The Vort: Noach – Entering the Word

Here’s a thought experiment – Try and remember every single word you communicated to the outside world today. Include all the conversations, emails, phone calls, texts. Ok, got it? No? Half? Probably not. I sometimes feel like words and speech just slip through me. And once those words are out there, I can’t ever get them back. It’s scary.

The Chofetz Chaim really wants you to speak nicely
The Chofetz Chaim really, really wants you to not speak lashon hara.
This week we read Parashat Noach, which is about the power and potential of speech. Let’s start from the beginning and see how. Noah is instructed to build a teiva. Teiva has several meanings – in addition to the common translation, ark, teiva also means “word.” Given this translation, the story of Noah is about God instructing Noah how to build speech, words.
Need more proof? God gives Noah very specific physical dimensions for the teiva. It is to be:
300 amot (arm lengths) long
50 amot deep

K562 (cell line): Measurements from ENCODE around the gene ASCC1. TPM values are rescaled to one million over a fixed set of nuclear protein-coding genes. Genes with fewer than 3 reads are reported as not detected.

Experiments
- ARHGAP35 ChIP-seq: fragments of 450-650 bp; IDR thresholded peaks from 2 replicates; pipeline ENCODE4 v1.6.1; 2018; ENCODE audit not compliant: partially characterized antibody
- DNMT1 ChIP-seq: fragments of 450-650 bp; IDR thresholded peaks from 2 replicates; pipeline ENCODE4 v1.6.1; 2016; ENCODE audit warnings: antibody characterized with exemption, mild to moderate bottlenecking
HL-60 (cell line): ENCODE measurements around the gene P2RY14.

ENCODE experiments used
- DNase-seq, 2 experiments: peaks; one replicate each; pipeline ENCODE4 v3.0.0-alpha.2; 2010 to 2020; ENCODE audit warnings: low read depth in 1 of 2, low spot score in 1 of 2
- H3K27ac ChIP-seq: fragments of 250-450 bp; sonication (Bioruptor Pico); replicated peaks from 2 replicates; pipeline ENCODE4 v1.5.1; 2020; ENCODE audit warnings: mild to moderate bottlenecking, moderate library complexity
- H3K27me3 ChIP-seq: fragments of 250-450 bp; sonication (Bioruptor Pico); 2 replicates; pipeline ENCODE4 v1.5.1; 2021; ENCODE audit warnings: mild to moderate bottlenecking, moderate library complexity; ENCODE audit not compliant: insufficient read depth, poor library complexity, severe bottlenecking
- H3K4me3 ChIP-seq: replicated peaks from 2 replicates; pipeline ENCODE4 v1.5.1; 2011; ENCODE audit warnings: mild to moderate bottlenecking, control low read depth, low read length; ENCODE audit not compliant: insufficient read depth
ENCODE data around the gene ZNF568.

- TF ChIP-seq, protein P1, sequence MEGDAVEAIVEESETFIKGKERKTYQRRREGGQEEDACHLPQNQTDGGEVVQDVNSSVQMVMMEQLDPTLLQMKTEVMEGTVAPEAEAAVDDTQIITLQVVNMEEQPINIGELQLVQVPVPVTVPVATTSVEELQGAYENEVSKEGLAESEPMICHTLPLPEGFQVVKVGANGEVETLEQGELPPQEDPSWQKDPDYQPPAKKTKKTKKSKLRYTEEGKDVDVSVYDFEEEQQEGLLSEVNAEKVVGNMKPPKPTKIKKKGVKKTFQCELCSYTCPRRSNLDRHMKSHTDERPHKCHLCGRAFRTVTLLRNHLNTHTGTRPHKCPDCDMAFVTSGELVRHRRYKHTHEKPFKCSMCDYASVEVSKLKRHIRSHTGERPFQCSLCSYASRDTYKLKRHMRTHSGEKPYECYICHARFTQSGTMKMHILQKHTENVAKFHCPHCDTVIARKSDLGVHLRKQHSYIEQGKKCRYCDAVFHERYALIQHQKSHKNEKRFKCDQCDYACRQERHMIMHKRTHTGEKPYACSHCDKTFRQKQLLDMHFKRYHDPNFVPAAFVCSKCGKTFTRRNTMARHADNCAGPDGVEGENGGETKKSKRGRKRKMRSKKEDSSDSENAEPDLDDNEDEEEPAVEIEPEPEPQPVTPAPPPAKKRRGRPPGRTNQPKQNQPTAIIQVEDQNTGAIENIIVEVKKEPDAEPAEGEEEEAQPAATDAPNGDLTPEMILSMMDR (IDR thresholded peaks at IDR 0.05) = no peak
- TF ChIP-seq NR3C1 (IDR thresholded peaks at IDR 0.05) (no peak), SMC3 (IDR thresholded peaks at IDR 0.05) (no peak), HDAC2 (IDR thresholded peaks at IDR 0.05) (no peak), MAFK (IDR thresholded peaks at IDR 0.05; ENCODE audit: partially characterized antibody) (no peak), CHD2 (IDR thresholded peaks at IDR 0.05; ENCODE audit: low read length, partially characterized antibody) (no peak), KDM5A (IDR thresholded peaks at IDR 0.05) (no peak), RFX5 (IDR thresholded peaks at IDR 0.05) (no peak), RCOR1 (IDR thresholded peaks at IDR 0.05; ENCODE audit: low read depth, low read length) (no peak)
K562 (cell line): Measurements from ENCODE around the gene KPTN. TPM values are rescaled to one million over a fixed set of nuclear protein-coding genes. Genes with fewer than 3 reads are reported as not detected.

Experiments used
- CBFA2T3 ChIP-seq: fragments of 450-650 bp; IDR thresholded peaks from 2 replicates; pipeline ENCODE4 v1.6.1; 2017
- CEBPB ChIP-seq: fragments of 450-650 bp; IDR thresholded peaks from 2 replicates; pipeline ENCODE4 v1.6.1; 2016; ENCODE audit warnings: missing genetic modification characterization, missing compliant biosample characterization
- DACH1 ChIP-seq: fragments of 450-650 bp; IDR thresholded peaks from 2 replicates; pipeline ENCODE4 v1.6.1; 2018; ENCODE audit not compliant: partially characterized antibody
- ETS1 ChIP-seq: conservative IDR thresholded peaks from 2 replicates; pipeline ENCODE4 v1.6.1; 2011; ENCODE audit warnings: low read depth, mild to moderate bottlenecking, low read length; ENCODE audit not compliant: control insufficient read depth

30 amot wide
What’s with these specific details? Using gematria, a textual tool that uses numerical equivalents of letters to find meaning in the Torah, we can translate those measurements into Hebrew letters as follows –
30 = the letter lamed
300 = the letter shin
50 = the letter nun
Those letters, lamed, shin, nun, spell the Hebrew word “lashon.” Lashon means means language. Cool, no?
Let’s take it a step further. We can understand these measurements as specific instructions for our own speech, our own words. The teiva had to be:
300 amot (arm lengths) long. Consider the length of your words – what is their power and who will they reach? How long will they last?
50 amot deep – Consider the depth of your words – are the words we say true and real, and are we using words to deepen and strengthen our relationships?
30 amot wide – Consider the width of your words. How are those around us hearing them? What effects will they have on others?
Words, often tossed around so carelessly, should be measured. The teiva took 120 years to build. After all that preparation, God finally instructs Noah: “enter the teiva – enter the word.” May we prepare our own teivot, our words, with care and wisdom, and may we use all the dimensions of our speech to build more perfect selves, relationships, and societies. Shabbat shalom.

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